Humanitarian Crises and Turkey’s Contributions

Abdurrahman Bilgiç 01.02.2016

Ladies and Gentlemen,

Let me thank Lady Griffiths for inviting me here today.

I am honoured to be a guest at theMonday
Luncheon Club which, in itself, is an example of a great tradition.

While everybody is waiting for the desserts now, it is not easy to give
a “sweet speech”, especially when we know that a good-tasty pudding will be
served soon. So I will try to keep it short.

I know that the topic of my speech is not a good appetite for a lunch
speech. I apologise.

Looking at the humanitarian crises in the world today, unfortunately, we
see that a terrible disaster confronts us.

Over the past two decades, 218 million people have been left destitute
as a result of natural disasters. According to the UN figures, today 60 million
people have abandoned their homes because of conflict or violence. There have
never been so many refugees in the history of the world.

Those who consider these figures as mere statistics are gravely mistaken. The
humanitarian, political, economic and sociological factors of this state of
affairs should not be condoned.

Unfortunately, the humanitarian crises are worsen with each passing day.

It was only four months ago that the body of three-year-old Aylan washed
up on a beach in Turkey. The photograph of this little boy got etched in our
minds and touched to our hearts. And the recent footage from the besieged
Syrian town of Madara remind us of pictures taken at the concentration camps of
World War Two.

Distinguished Guests,

We are all raised with an understanding of helping needy. We all know
that it is a must. It is in our nature.

In my language, there is a proverb: “While your neighbour is hungry, you
cannot have a peace of mind”.

In Turkey, with this approach, we are constantly asking ourselves
"what more can we do”.

Our people have been hosting, and with great sacrifices, more than 2.5 million
Syrians along with 200 hundred thousand Iraqis. Today, according to the UNHCR
figures, Turkey hosts the highest number of refugees in the world. Our expenses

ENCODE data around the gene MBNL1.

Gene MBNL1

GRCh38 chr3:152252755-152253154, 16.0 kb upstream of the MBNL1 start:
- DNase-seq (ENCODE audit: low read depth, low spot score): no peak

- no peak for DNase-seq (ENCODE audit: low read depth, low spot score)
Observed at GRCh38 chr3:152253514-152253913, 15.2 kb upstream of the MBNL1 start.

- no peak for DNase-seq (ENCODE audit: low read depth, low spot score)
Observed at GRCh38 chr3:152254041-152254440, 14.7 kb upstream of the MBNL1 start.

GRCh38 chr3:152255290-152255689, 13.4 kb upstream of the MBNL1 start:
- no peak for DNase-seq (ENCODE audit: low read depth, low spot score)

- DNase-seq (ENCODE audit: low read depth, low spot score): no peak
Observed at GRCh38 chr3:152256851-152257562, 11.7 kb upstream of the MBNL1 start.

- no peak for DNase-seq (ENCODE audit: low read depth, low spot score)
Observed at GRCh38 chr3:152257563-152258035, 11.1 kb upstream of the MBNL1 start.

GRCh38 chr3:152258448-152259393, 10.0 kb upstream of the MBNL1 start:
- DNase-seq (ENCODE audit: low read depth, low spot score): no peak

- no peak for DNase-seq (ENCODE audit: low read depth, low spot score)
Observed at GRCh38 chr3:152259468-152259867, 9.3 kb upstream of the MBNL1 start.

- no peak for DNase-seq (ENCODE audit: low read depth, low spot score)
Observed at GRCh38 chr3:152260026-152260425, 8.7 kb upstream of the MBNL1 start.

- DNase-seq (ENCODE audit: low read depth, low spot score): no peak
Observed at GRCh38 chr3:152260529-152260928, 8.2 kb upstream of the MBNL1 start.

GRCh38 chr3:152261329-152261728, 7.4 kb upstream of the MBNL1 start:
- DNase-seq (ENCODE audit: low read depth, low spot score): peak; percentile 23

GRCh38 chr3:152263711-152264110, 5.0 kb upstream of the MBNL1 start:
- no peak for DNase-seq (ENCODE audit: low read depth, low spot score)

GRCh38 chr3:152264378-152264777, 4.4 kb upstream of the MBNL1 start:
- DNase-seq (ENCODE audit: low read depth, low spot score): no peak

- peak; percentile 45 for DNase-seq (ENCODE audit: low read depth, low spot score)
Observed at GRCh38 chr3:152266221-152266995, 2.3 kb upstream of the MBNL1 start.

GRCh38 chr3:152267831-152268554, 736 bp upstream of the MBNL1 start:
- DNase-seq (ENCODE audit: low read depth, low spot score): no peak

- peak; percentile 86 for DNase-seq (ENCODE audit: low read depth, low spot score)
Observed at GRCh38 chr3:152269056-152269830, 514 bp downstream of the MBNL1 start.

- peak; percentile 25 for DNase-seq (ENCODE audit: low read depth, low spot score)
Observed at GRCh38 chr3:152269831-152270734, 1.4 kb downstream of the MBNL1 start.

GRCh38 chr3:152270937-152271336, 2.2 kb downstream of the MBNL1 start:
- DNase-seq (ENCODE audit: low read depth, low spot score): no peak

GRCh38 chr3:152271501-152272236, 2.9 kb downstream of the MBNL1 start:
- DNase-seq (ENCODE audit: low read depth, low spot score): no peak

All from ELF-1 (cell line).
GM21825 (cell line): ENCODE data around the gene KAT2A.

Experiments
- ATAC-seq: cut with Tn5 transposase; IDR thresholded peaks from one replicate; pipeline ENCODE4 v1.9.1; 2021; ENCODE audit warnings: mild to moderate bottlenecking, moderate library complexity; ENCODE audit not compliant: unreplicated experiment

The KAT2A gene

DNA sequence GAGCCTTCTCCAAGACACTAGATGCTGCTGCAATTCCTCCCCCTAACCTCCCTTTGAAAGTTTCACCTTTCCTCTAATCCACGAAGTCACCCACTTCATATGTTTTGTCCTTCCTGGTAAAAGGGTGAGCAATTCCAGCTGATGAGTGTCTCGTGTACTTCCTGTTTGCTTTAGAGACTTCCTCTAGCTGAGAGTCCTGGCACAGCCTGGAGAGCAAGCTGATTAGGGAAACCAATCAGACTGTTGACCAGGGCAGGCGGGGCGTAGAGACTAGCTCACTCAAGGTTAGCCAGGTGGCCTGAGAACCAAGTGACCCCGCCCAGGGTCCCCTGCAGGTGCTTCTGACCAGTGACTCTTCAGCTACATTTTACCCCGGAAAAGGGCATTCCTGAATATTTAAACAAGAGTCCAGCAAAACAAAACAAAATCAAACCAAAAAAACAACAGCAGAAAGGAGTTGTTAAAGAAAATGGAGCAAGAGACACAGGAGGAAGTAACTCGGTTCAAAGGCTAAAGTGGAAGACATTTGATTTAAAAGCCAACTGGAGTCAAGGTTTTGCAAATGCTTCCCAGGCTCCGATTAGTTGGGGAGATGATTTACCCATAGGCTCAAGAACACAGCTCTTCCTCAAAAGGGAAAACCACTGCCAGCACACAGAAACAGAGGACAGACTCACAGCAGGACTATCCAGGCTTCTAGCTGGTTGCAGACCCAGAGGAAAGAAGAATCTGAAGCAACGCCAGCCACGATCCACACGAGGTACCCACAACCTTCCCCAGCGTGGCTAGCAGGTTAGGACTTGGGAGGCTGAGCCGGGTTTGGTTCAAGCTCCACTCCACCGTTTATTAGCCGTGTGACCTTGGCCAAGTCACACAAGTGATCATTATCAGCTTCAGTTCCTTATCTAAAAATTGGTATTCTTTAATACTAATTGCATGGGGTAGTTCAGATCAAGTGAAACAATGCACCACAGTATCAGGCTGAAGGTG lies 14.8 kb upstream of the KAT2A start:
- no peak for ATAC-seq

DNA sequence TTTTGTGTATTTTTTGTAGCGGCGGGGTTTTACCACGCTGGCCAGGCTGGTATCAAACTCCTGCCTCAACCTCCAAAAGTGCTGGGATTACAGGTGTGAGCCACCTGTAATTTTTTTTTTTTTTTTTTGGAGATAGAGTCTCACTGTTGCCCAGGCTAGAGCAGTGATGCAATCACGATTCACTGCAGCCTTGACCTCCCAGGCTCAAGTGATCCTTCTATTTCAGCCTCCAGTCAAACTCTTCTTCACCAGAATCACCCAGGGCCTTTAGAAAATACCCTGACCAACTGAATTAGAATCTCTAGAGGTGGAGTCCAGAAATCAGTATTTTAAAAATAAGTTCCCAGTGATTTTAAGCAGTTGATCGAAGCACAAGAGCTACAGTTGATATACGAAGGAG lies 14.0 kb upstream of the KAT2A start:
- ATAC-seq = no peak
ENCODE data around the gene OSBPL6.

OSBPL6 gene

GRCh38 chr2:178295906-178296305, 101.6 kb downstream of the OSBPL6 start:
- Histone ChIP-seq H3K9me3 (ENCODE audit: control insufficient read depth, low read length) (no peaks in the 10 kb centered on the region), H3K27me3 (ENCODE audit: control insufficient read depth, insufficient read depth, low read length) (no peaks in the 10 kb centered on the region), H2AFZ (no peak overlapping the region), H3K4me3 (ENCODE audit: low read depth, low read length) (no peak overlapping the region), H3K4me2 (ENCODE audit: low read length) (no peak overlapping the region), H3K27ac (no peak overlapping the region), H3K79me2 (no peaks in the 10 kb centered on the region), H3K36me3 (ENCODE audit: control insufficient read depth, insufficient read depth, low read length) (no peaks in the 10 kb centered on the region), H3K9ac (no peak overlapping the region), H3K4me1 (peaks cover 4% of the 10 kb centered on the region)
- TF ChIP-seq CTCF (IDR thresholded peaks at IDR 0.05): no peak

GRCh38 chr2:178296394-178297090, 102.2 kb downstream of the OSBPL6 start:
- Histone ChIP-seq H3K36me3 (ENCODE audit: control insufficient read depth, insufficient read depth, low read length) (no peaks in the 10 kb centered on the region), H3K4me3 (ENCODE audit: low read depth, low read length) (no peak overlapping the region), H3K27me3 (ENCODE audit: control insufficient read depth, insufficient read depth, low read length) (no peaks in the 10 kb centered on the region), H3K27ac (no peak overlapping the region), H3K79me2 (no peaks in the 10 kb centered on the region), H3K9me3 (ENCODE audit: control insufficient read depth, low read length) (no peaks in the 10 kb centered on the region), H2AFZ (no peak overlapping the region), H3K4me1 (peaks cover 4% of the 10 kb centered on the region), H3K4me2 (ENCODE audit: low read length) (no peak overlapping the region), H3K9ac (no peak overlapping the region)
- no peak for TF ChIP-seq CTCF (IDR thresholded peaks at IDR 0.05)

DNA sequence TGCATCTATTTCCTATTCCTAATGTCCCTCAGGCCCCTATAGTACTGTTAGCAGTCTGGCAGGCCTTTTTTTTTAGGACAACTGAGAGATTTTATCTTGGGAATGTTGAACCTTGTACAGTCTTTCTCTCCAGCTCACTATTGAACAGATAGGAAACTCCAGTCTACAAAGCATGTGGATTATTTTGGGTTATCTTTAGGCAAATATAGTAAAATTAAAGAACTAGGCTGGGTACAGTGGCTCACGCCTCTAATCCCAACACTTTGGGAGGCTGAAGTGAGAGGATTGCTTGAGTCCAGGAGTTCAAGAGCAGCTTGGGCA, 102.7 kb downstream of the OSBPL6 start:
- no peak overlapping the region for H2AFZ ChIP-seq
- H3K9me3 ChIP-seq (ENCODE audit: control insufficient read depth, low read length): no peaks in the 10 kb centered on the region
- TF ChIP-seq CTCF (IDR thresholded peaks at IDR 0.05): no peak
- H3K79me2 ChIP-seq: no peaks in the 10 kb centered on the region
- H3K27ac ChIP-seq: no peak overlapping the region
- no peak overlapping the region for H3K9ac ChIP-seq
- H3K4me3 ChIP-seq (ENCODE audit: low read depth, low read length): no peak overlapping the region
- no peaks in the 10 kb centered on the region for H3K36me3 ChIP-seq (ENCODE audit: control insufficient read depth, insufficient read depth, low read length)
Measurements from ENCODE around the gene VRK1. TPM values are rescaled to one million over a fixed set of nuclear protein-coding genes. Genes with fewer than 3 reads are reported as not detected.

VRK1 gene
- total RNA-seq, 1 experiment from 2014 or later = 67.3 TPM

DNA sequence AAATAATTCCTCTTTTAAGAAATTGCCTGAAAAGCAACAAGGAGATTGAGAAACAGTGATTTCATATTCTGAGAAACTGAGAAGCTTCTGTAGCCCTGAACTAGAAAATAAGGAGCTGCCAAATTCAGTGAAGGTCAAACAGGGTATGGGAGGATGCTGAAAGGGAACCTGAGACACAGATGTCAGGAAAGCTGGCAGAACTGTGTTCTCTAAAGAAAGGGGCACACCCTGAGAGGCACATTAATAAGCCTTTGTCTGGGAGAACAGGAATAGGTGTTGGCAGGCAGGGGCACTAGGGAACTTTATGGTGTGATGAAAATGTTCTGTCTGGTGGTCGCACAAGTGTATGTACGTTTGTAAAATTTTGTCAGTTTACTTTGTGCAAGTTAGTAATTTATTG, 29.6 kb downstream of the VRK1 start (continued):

have exceeded 8 billion dollars while the amount of assistance provided by the
international community is only 455 million dollars.

We are continuing our humanitarian activities beyond our borders. Turkey has
become one of the most important actors in the global humanitarian system.

Today, our development assistance is about 3.5 billion dollars. In addition, we
extended about 1.7 billion dollars of humanitarian aid.

Ladies and Gentlemen,

I would like to underscore a point: We do not only help the kindred communities
or neighbouring countries, but we also try to reach places Africa, Afghanistan,
the Caribbean and the Asia-Pacific region.

Our solidarity with the Somali people who suffered from a severe drought in
2011 is just one example.

Turkey is not a country that sees exploitable underground resources when it
looks to Africa. Therefore, our contributions to the development of the
continent have gained us a privileged place in the hearts of the African

We also continued our humanitarian diplomacy efforts in 2015, without any
discrimination based on religion, language or race.

While assisting Syria, Iraq, Yemen and Palestine, we also paid attention to the
calls for help from thousands of Bengali and Rohingya people, who are confined to
the Andaman Sea by human traffickers.

We extended our hands to Malaysia and Tajikistan when they experienced flood
disasters; to Vanuatu when it was affected by the hurricane; and Nepal and
Afghanistan, when they suffered from earthquake. We were one of the first
countries that came to the help of Sierra Leone, Benin, Guinea, and Liberia
when they were affected by the Ebola virus epidemic.

Turkey has reached the victims of various disasters in 54 countries in the last
five years.

We proudly emphasize that human-oriented diplomacy has become an integral part
of our foreign policy.

Distinguished Guests,

Before concluding, let me touch upon the first World Humanitarian
Summit. The Summit, set to take place in
Istanbul from 23 to 24 May 2016, is a global call to action by the United
Nations Secretary-General Ban Ki-moon.

The Summit will bring together governments, humanitarian organizations,
people affected by humanitarian crises and new partners including the private
sector to propose solutions to our most pressing challenges, and set an agenda
to keep humanitarian action fit for the future.

The Summit has three main goals:

re-inspire and reinvigorate our commitment to humanity and to the universality
of humanitarian principles,

-to initiate
a set of concrete actions and commitments aimed at enabling countries and
communities to better prepare for and respond to crises, and be more resilient
to shocks,

-to share
innovations and best practices that can help to save lives around the world,
put affected people at the centre of humanitarian action, and alleviate

Thank you for you attention, and I stay ready for any questions that you
may have.


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